Children

Weaning a Baby from a Bottle

Weaning a baby from a bottle is a bittersweet and often troubling time for both parent and child. Leaving the bottle behind means that your baby, seemingly just born yesterday, is taking their first steps into the big wide world of growing up. For the child, the bottle represents everything warm, secure, and happy about being a baby and being forced to give it up comes as quite a shock to them. Lots of parents have questions about when to wean the baby and there are plenty of books and parenting classes devoted to just this subject. The answer is not exactly clear for every baby-parent team; but there is advice worth following. It is never attractive to see a 4 year old suckling on a mothers breast, toting a pacifier in their book bag to pre-k or completely unable to fall asleep without a big bottle of something. And waiting too long can wreak havoc on your baby’s health in many ways. Still, it has to be something that both mom and baby are committed to. (Mostly just mom)

The easiest way to wean isn’t the way that most people do it. The easiest way to wean a baby from a bottle (or anything) is around the age of 8 months, but not after a year. It is within these months that baby’s learn the scientific theory of object permeance. Meaning, they know that just because they don’t see the bottle doesn’t mean it isn’t there. Once your baby knows the bottle is hiding somewhere in the dishwasher, the car or the diaper bag, they will wait and beg for it. However, up until this point, your baby is pretty easy to distract. When you begin to see tooth buds erupting around 4-6 months, you should discontinue bottle use during the day and move to a sippy-cup. Pediatric dentists also encourage parents to take out the spill proof component of the cups so that your child stops using a sucking motion to draw fluids. This can ruin the teeth. If you do this, you will no doubt have more spills around the house, but it is a gentle way to start the weaning process.

If your baby stills needs a bottle to go to sleep at night, then allow them to have it just for nighttime. The rest of the day, they should be using cups or straws. Start talking about being a big boy or girl and make slow changes to your nighttime routine. Rather than put them down with a bottle, allow them to have it in the living room as they rock or relax and then carry them to their crib without the bottle. This way they are still getting their bottle but are learning to disassociate it with sleeping. After a few weeks of this, you may try sneaking in a sippy cup instead of the bottle altogether. If you do this around the 9-10 month mark (even earlier if possible), your baby will transition pretty well and easily. At this stage, the struggle is often about mom seeing her baby growing up too fast rather than about the baby becoming agitated or upset.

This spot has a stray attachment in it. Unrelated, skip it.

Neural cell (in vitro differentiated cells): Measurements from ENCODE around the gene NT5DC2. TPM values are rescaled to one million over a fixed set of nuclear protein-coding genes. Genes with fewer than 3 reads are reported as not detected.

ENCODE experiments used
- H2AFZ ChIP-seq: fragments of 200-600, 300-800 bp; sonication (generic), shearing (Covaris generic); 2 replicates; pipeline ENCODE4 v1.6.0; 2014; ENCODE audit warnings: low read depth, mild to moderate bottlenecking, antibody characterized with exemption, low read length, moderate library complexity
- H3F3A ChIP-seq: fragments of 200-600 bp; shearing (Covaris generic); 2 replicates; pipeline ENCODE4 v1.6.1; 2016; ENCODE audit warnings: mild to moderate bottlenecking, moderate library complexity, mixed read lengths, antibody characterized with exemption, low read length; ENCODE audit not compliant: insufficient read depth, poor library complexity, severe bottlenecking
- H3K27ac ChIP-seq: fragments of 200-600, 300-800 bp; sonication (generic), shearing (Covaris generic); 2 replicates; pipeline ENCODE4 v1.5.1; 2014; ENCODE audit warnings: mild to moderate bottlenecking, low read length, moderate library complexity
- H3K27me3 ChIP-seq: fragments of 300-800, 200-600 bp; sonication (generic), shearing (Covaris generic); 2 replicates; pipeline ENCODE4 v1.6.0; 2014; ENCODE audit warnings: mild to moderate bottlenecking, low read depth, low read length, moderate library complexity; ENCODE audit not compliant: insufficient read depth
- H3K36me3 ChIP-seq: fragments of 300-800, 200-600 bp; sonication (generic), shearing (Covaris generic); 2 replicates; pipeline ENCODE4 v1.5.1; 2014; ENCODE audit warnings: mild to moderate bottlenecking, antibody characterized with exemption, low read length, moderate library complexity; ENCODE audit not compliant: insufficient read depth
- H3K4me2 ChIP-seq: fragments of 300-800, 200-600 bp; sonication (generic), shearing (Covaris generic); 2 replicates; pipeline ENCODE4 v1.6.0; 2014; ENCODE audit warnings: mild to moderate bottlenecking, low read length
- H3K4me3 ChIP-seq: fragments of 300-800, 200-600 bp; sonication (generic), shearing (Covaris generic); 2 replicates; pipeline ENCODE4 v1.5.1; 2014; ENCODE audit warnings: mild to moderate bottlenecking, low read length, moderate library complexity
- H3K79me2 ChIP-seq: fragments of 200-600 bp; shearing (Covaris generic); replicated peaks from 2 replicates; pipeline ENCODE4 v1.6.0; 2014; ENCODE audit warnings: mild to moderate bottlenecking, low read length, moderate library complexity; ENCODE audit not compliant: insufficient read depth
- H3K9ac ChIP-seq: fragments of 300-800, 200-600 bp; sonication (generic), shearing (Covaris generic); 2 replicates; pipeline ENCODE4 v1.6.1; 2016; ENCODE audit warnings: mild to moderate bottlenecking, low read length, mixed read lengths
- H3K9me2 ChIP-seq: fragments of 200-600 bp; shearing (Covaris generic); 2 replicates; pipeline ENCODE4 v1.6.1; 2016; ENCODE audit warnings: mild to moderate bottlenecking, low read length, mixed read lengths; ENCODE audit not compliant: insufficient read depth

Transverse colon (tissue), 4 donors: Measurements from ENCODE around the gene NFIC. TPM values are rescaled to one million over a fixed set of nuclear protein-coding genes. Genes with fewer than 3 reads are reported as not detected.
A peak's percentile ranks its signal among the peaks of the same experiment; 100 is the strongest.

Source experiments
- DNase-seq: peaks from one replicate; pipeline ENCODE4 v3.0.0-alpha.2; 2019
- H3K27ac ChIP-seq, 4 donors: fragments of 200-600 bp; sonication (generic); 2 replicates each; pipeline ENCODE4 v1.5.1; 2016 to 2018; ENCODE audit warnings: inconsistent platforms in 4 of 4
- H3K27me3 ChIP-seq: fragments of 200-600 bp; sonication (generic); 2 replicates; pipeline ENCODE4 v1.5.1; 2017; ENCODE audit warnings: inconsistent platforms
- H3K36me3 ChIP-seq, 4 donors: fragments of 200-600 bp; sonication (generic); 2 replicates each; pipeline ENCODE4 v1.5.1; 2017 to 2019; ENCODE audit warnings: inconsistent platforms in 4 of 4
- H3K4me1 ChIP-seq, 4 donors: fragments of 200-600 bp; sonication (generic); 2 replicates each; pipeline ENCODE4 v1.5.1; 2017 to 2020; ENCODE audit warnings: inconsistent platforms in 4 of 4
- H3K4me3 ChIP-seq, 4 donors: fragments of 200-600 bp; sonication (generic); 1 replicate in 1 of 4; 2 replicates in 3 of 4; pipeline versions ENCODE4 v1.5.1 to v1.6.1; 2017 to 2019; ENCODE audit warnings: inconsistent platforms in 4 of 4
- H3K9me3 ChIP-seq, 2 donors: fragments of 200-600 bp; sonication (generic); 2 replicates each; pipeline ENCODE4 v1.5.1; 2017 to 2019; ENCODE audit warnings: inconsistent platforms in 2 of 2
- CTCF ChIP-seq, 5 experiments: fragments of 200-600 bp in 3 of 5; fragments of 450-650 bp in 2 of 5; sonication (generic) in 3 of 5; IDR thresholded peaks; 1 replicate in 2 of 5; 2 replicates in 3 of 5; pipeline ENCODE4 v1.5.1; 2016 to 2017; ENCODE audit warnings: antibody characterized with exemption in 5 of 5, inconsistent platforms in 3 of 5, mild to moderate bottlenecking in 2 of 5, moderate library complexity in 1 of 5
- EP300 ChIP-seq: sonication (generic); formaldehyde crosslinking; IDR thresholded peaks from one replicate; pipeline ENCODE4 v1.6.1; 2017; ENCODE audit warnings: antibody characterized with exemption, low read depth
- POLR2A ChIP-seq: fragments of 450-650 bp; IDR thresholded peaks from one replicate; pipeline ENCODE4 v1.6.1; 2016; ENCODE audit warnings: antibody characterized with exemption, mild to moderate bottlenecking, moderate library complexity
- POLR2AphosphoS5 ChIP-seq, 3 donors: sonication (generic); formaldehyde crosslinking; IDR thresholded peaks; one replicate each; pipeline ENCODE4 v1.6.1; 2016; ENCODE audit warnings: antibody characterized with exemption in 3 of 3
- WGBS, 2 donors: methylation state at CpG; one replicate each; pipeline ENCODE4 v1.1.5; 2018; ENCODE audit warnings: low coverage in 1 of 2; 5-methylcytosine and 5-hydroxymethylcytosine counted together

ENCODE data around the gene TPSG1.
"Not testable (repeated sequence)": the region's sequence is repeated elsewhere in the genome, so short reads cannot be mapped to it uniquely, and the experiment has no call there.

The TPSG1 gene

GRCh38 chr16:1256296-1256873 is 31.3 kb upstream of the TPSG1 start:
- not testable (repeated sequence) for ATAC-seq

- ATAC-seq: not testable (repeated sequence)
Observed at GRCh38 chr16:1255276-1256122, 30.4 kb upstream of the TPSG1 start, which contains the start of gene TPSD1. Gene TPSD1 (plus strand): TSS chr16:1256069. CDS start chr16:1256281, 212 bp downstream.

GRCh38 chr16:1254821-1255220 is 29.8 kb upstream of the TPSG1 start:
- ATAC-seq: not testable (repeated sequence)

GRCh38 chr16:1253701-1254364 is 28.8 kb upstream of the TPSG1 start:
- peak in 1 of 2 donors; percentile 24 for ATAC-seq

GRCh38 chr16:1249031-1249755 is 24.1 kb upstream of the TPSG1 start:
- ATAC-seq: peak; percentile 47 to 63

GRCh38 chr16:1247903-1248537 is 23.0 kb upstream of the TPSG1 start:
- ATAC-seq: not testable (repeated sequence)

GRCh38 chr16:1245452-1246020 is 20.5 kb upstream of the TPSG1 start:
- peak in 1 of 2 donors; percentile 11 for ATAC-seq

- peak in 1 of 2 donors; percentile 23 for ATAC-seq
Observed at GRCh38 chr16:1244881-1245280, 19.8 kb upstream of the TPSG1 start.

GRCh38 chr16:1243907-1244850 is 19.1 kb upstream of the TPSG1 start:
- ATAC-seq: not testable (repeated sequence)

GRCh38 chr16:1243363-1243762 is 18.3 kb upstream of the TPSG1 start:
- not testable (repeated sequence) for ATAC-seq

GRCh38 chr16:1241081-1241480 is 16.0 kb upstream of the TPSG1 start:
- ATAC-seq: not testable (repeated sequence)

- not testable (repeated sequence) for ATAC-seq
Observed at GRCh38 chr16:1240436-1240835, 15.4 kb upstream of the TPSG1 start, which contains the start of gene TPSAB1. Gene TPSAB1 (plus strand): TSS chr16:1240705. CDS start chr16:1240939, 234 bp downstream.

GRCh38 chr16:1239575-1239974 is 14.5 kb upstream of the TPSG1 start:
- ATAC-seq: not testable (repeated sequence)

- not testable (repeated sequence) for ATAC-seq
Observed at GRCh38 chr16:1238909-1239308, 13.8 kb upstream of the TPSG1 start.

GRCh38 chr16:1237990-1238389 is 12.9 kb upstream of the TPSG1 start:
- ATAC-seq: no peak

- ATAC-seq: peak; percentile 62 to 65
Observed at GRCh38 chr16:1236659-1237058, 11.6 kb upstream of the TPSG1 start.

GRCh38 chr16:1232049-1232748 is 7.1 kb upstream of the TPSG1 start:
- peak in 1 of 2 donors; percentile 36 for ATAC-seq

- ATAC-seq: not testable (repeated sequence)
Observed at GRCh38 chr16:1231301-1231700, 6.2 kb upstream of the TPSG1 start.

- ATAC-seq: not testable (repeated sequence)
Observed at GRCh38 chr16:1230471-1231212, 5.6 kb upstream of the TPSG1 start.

If you wait passed the year mark, you are asking for trouble. At this point, many babies become attached to the bottle, not for nourishment but for relaxing. Since parents like to do whatever is easiest, they often give in to the bottle for an extended part of time because they don’t want the battle at bedtime. The problem this is that it can cause tooth decay and other dental problems AND can set a pattern for sleep problems that can last into middle school. When it comes to weaning the baby off the bottle, the sooner the better! Perhaps the best plan at this point is the one that Super Nanny would use.

Take the bottle away. Empty the house of bottles and nipples, unload the car, the diaper bag and any other place they might be lurking. And just say no. Your baby (or should we say toddler) will whine and throw a fit. They will be fitful for a few nights. They will definitely cry. They will definitely be moody and grumpy for a few days. But when they realize that you mean business and that they are no longer there (anywhere) they will have no choice but become accustomed to it. don’t stand down, don’t break in, and definitely don’t go buy any more bottles. Some kids may react well to packing up all the bottle supplies together so they can ‘donate it to another baby being born that needs it!’ You can also take this time in your toddler’s life to purchase a bike or trampoline that just proves what a big kid they are now.

Weaning a baby from a bottle especially when they aren’t really a baby anymore can be one of the worst times for a parent. You may start adopting the thinking that they are only little once, that they won’t keep their bottle FOREVER so what’s a few more months or that it is mean and heartless to do this to your child! Just remember that you have to stick to your plan. If you haven’t weaned your baby before the big one-year mark, you are going to have a problem with it. Sometimes, toddlers have a small window of time where they may be in agreement to being weaned and some do not. You should begin the weaning process by talking about it and pointing out kids their age who do not have a bottle. This way they can start to prepare themselves.

When you are going through it, the weaning process can feel endless and burdensome. If you give it time, and realize that you are doing the right thing for the health of your toddler, it will be easier to relax and get the job done. Some kids are naturally harder to wean and finding personal ways to make it easier for them can help. However, it’s true that very few 3rd graders are still using a bottle but that doesn’t mean you should allow it to go on as long as possible. If left to your child, they may never give up the bottle.

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